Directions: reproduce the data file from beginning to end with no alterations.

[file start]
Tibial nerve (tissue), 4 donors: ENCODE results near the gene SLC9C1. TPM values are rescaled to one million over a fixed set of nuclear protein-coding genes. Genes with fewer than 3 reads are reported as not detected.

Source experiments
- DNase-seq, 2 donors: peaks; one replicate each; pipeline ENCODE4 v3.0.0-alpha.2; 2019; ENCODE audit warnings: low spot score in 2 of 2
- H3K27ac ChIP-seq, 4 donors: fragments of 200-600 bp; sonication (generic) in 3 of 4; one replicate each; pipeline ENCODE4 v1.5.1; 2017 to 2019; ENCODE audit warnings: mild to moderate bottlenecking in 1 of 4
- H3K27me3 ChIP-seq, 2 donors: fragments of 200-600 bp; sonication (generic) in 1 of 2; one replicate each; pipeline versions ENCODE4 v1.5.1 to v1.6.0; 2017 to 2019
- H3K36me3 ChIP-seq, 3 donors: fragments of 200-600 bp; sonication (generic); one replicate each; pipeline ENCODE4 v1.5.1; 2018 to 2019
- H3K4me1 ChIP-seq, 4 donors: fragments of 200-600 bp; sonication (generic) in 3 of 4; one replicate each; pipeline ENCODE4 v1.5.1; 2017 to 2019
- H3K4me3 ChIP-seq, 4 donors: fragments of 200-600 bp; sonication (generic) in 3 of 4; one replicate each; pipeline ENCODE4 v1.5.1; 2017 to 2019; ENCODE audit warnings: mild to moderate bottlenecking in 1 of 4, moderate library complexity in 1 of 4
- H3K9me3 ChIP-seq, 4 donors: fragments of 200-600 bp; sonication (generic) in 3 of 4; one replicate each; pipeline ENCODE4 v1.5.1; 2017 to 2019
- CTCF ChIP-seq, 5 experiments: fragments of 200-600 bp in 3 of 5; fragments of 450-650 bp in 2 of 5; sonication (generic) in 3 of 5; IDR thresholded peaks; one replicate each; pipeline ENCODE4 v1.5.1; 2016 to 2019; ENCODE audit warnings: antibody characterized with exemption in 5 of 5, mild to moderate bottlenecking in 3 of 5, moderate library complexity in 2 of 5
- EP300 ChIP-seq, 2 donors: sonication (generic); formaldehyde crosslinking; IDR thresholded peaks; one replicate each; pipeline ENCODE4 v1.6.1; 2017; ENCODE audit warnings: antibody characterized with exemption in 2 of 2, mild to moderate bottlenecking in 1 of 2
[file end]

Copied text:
Tibial nerve (tissue), 4 donors: ENCODE results near the gene SLC9C1. TPM values are rescaled to one million over a fixed set of nuclear protein-coding genes. Genes with fewer than 3 reads are reported as not detected.

Source experiments
- DNase-seq, 2 donors: peaks; one replicate each; pipeline ENCODE4 v3.0.0-alpha.2; 2019; ENCODE audit warnings: low spot score in 2 of 2
- H3K27ac ChIP-seq, 4 donors: fragments of 200-600 bp; sonication (generic) in 3 of 4; one replicate each; pipeline ENCODE4 v1.5.1; 2017 to 2019; ENCODE audit warnings: mild to moderate bottlenecking in 1 of 4
- H3K27me3 ChIP-seq, 2 donors: fragments of 200-600 bp; sonication (generic) in 1 of 2; one replicate each; pipeline versions ENCODE4 v1.5.1 to v1.6.0; 2017 to 2019
- H3K36me3 ChIP-seq, 3 donors: fragments of 200-600 bp; sonication (generic); one replicate each; pipeline ENCODE4 v1.5.1; 2018 to 2019
- H3K4me1 ChIP-seq, 4 donors: fragments of 200-600 bp; sonication (generic) in 3 of 4; one replicate each; pipeline ENCODE4 v1.5.1; 2017 to 2019
- H3K4me3 ChIP-seq, 4 donors: fragments of 200-600 bp; sonication (generic) in 3 of 4; one replicate each; pipeline ENCODE4 v1.5.1; 2017 to 2019; ENCODE audit warnings: mild to moderate bottlenecking in 1 of 4, moderate library complexity in 1 of 4
- H3K9me3 ChIP-seq, 4 donors: fragments of 200-600 bp; sonication (generic) in 3 of 4; one replicate each; pipeline ENCODE4 v1.5.1; 2017 to 2019
- CTCF ChIP-seq, 5 experiments: fragments of 200-600 bp in 3 of 5; fragments of 450-650 bp in 2 of 5; sonication (generic) in 3 of 5; IDR thresholded peaks; one replicate each; pipeline ENCODE4 v1.5.1; 2016 to 2019; ENCODE audit warnings: antibody characterized with exemption in 5 of 5, mild to moderate bottlenecking in 3 of 5, moderate library complexity in 2 of 5
- EP300 ChIP-seq, 2 donors: sonication (generic); formaldehyde crosslinking; IDR thresholded peaks; one replicate each; pipeline ENCODE4 v1.6.1; 2017; ENCODE audit warnings: antibody characterized with exemption in 2 of 2, mild to moderate bottlenecking in 1 of 2